You should be celebrating the latest addition in your family but it isn’t always the case. Postnatal depression hits without warning and could happen to anyone who’s just had a baby…even you.
WORDS CINDY LIM
Many across the world were stunned when Felicia Boots 35, killed her two children - Lily Boots, aged 14 months, and her 10-week-old brother Mason – in Wandsworth, south-west London. Boots suffered postnatal depression following the births of both children and ended up smothering her babies in their own home soon after.
In her own words, Felicia said "...I am a good mum and I never meant this to happen...” But the worst did happen and can happen even to the best of mums, and this tragic case further stresses the importance of getting treatment for postnatal depression.
A new baby means change in your life, and sometimes this change can turn your life upside down. Suddenly faced with sleepless nights, endless feeding and nappy changes, your life is no longer your own and you may feel a choking sense of helplessness and responsibility or burden.
Many women experience erratic mood swings and emotional highs and lows following the birth of a baby. This is normal, but when symptoms persist and get in the way with a woman’s ability to handle things, she may be suffering from postnatal depression.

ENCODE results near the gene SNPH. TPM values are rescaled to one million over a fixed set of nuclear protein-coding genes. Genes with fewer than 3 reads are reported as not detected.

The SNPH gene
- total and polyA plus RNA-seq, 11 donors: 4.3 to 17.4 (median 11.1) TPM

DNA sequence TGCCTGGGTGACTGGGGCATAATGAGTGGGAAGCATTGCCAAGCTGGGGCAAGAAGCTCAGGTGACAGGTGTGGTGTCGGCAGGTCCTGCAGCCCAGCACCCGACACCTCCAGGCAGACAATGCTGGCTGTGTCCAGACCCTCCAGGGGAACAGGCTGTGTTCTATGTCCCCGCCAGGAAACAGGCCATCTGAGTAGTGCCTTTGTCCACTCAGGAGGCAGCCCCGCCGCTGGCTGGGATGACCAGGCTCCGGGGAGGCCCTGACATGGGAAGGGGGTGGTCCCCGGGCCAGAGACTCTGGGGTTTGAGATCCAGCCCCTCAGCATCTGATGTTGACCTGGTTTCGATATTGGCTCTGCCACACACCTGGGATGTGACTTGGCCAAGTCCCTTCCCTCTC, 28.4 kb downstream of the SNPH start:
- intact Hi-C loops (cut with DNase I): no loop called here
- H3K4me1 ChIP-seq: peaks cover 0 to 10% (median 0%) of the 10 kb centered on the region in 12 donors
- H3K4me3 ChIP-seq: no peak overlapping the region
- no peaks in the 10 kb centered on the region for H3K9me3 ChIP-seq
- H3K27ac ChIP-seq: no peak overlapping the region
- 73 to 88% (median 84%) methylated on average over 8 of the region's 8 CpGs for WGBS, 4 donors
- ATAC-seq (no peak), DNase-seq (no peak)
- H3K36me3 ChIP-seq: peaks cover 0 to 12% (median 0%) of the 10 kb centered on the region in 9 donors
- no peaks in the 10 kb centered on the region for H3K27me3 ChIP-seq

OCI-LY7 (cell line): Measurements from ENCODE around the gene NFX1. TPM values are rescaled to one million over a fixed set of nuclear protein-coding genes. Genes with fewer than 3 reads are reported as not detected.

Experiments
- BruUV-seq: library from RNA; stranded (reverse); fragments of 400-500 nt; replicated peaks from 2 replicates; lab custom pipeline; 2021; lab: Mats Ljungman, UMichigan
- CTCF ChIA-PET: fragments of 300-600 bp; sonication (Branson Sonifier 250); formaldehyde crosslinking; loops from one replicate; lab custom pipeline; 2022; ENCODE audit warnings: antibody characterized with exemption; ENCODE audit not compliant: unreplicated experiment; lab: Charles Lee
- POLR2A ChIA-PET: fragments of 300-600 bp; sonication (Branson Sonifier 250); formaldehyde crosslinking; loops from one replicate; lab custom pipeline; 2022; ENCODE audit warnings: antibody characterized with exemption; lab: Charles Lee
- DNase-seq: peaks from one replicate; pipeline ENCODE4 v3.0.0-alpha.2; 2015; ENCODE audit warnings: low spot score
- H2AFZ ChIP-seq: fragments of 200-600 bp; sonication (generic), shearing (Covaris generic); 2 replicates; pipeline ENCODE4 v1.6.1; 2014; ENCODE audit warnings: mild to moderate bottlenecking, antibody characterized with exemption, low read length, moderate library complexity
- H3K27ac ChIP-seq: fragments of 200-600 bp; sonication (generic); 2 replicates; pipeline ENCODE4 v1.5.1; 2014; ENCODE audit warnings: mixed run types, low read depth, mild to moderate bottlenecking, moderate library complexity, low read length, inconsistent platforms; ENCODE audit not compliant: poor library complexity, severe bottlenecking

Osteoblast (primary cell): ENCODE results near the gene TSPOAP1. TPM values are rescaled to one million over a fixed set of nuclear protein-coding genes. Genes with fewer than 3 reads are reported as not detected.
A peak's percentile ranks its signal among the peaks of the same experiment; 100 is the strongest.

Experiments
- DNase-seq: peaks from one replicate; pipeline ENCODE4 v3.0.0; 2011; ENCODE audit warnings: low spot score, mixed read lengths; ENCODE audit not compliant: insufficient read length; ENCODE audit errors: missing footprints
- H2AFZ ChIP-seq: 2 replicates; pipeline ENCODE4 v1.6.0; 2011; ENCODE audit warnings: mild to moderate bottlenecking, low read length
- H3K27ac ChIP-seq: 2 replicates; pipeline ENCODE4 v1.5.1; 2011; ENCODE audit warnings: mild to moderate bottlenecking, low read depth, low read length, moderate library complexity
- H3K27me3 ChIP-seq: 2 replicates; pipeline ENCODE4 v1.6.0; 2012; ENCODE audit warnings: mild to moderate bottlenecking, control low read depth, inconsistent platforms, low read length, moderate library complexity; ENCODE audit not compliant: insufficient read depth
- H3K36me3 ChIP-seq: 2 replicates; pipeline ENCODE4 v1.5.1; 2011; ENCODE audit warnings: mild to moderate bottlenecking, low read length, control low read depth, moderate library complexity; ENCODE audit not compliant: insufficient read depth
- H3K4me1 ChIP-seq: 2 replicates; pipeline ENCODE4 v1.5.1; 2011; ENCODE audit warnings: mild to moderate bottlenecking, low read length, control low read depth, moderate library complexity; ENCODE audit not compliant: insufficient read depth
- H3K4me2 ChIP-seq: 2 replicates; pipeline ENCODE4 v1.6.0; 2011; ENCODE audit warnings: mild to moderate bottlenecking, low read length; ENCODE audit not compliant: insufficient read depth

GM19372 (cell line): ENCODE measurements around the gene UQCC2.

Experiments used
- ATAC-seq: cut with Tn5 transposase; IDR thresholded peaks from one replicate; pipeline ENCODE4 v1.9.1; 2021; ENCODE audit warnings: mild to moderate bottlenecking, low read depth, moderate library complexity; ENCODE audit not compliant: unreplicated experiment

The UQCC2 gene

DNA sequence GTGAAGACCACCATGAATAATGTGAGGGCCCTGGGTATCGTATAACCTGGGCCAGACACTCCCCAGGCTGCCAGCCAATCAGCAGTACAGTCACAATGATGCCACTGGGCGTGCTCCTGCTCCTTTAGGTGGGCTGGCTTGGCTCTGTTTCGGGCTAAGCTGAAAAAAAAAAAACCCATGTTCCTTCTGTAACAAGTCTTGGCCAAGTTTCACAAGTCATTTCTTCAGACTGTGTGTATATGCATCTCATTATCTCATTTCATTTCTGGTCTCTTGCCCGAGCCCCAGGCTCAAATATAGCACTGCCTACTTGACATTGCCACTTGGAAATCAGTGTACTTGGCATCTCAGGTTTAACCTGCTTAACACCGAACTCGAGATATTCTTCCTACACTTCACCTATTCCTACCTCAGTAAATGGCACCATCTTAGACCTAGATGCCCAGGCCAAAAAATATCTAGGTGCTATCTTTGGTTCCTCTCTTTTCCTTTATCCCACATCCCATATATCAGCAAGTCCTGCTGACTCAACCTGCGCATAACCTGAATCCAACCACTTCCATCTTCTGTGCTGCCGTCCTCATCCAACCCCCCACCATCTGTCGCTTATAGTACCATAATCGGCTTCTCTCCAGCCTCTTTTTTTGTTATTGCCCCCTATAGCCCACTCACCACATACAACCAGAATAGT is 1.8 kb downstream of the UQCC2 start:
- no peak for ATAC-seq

“Depression affects about 10-15% of women after childbirth. Postnatal depression is regarded seriously by medical health professionals and is upsetting not only to the women suffering from it but to their families as well,” explains Dr Sandy Umboh, psychiatrist, Department of Psychological Medicine, KK Women’s and Children’s Hospital.
Postnatal depression can even start while the woman is pregnant in fact, or be part of a longstanding depression.
Symptoms of postnatal depression include:
There are multiple risk factors that may contribute to the onset of postnatal depression.
“A biological predisposition (such as having a personal or family history of depression), adverse social circumstances (unwanted pregnancy, poverty, poor marital and family support) and personality factors (excessive need for control and perfectionism) are risk factors,” explains Dr Cornelia Chee, director and senior consultant, Women's Emotional Health Service, Department of Psychological Medicine, National University Hospital.